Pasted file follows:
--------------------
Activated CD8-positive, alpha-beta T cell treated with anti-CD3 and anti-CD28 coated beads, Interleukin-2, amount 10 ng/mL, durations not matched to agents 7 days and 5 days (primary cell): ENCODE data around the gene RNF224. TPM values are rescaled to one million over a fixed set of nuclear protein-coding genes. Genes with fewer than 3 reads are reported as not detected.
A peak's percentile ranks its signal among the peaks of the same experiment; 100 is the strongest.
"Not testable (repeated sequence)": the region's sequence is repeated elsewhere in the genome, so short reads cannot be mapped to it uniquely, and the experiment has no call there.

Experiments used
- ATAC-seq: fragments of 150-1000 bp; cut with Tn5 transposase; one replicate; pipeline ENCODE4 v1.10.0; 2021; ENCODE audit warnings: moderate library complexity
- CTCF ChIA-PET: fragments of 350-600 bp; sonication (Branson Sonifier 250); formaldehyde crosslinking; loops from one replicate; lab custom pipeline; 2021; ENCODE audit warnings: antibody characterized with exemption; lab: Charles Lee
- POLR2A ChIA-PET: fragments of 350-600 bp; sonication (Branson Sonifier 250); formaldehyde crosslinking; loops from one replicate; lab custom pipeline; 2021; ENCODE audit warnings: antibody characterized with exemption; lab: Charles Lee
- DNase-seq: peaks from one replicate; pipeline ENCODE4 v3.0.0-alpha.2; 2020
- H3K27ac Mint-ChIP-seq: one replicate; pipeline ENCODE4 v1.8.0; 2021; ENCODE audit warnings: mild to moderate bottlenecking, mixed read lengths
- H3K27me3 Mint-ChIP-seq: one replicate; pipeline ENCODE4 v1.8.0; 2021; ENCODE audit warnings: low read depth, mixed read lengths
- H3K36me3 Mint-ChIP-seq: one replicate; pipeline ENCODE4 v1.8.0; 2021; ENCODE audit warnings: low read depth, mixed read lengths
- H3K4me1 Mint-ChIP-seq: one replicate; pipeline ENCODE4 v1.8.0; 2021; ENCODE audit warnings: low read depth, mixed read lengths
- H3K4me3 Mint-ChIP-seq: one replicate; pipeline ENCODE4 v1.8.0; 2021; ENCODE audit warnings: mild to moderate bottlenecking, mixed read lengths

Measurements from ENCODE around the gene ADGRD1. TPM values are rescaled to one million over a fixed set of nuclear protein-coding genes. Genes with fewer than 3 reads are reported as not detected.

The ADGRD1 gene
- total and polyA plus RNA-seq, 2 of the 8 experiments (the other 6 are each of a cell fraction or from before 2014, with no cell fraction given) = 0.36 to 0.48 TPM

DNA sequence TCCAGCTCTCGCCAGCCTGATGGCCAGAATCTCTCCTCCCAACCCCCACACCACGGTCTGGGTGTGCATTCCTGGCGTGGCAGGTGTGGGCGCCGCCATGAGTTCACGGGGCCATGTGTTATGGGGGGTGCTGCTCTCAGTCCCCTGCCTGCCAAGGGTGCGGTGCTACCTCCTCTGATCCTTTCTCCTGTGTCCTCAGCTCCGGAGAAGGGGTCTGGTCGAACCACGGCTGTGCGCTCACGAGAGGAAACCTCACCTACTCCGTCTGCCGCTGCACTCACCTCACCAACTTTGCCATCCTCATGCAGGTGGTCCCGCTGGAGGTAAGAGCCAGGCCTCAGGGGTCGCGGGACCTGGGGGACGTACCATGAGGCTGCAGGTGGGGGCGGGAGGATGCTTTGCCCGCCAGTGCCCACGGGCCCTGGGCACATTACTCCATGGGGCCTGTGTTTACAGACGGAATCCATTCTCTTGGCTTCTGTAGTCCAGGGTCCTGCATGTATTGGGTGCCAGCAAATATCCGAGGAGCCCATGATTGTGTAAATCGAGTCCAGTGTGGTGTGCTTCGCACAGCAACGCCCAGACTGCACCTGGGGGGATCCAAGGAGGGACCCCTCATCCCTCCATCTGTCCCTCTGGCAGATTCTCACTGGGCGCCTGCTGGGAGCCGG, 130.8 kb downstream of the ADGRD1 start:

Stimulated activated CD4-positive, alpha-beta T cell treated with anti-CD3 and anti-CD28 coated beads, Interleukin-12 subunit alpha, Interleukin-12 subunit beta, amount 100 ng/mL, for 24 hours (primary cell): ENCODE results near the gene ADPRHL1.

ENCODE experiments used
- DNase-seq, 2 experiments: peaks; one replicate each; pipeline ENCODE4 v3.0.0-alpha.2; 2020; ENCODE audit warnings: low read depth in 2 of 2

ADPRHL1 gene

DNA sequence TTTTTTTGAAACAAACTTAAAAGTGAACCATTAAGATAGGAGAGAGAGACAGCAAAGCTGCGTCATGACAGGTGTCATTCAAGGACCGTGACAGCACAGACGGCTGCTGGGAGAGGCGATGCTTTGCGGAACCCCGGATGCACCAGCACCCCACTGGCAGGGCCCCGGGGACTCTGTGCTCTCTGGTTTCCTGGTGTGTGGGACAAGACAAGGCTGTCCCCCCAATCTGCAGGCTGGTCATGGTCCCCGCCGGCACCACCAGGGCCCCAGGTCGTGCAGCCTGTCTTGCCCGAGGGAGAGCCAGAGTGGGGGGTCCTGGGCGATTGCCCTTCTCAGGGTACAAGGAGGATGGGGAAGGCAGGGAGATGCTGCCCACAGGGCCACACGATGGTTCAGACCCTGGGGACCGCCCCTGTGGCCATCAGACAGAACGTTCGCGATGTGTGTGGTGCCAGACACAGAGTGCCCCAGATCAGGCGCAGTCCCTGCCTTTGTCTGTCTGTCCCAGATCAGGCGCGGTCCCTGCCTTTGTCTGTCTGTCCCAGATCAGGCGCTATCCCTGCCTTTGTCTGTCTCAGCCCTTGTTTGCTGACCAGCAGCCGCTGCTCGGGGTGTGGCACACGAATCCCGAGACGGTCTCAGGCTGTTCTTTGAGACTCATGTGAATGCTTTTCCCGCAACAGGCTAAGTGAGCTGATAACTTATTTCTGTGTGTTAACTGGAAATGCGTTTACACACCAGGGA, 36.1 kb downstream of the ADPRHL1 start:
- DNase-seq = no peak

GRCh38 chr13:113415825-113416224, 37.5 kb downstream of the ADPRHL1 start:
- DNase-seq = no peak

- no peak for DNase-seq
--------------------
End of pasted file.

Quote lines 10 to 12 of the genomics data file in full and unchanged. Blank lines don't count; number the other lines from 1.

- H3K27me3 Mint-ChIP-seq: one replicate; pipeline ENCODE4 v1.8.0; 2021; ENCODE audit warnings: low read depth, mixed read lengths
- H3K36me3 Mint-ChIP-seq: one replicate; pipeline ENCODE4 v1.8.0; 2021; ENCODE audit warnings: low read depth, mixed read lengths
- H3K4me1 Mint-ChIP-seq: one replicate; pipeline ENCODE4 v1.8.0; 2021; ENCODE audit warnings: low read depth, mixed read lengths